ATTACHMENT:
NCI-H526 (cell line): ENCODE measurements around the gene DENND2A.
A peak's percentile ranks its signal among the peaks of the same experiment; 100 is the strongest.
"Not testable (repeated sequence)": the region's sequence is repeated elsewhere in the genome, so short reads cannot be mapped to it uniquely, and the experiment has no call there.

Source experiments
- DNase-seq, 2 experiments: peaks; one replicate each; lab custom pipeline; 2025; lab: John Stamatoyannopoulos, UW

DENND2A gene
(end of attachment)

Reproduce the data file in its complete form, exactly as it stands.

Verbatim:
NCI-H526 (cell line): ENCODE measurements around the gene DENND2A.
A peak's percentile ranks its signal among the peaks of the same experiment; 100 is the strongest.
"Not testable (repeated sequence)": the region's sequence is repeated elsewhere in the genome, so short reads cannot be mapped to it uniquely, and the experiment has no call there.

Source experiments
- DNase-seq, 2 experiments: peaks; one replicate each; lab custom pipeline; 2025; lab: John Stamatoyannopoulos, UW

DENND2A gene